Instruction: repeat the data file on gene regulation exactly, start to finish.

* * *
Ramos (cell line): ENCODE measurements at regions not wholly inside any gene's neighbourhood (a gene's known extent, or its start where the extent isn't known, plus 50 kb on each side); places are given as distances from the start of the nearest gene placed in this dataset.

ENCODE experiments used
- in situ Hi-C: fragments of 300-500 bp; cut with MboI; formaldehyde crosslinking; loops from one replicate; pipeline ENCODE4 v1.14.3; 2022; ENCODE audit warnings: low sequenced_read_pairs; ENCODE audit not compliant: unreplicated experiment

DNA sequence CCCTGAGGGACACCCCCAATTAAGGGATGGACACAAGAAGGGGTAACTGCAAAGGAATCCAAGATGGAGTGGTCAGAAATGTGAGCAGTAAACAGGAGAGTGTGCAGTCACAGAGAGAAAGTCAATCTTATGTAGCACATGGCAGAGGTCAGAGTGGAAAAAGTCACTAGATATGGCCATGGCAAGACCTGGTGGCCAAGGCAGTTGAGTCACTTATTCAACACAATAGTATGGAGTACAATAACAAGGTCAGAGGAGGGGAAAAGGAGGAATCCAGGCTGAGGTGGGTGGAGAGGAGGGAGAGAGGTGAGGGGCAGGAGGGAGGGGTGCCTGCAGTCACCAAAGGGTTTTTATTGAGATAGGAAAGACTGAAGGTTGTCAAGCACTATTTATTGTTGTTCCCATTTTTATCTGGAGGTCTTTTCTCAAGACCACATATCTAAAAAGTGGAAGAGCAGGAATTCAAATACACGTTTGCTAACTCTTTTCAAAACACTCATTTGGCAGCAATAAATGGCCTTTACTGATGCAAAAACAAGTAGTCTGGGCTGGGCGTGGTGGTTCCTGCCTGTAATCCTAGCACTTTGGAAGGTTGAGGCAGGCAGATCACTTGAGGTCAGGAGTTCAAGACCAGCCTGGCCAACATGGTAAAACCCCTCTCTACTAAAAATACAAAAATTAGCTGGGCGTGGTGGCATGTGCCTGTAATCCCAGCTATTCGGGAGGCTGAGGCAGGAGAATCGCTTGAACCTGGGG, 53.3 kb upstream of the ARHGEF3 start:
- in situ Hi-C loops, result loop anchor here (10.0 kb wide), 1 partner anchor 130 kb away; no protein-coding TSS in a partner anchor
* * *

Ramos (cell line): ENCODE measurements at regions not wholly inside any gene's neighbourhood (a gene's known extent, or its start where the extent isn't known, plus 50 kb on each side); places are given as distances from the start of the nearest gene placed in this dataset.

ENCODE experiments used
- in situ Hi-C: fragments of 300-500 bp; cut with MboI; formaldehyde crosslinking; loops from one replicate; pipeline ENCODE4 v1.14.3; 2022; ENCODE audit warnings: low sequenced_read_pairs; ENCODE audit not compliant: unreplicated experiment

DNA sequence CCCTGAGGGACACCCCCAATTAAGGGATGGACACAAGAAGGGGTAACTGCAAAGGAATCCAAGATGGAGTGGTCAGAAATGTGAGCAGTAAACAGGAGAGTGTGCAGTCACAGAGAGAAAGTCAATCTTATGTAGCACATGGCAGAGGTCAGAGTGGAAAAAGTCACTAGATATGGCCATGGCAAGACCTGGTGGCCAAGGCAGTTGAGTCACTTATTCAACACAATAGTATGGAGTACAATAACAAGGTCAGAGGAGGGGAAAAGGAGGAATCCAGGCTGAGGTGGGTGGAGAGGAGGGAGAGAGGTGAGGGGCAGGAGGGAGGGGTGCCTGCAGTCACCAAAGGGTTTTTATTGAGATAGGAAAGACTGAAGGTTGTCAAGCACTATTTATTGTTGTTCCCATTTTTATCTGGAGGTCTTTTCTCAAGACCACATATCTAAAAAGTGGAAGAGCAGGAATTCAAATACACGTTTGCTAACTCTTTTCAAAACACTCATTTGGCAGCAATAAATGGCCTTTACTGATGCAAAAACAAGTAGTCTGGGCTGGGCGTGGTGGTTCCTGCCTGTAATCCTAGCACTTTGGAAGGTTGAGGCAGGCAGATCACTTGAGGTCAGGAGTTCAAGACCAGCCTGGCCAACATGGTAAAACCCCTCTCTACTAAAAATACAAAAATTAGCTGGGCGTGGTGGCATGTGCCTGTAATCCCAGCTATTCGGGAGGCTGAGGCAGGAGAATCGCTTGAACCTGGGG, 53.3 kb upstream of the ARHGEF3 start:
- in situ Hi-C loops, result loop anchor here (10.0 kb wide), 1 partner anchor 130 kb away; no protein-coding TSS in a partner anchor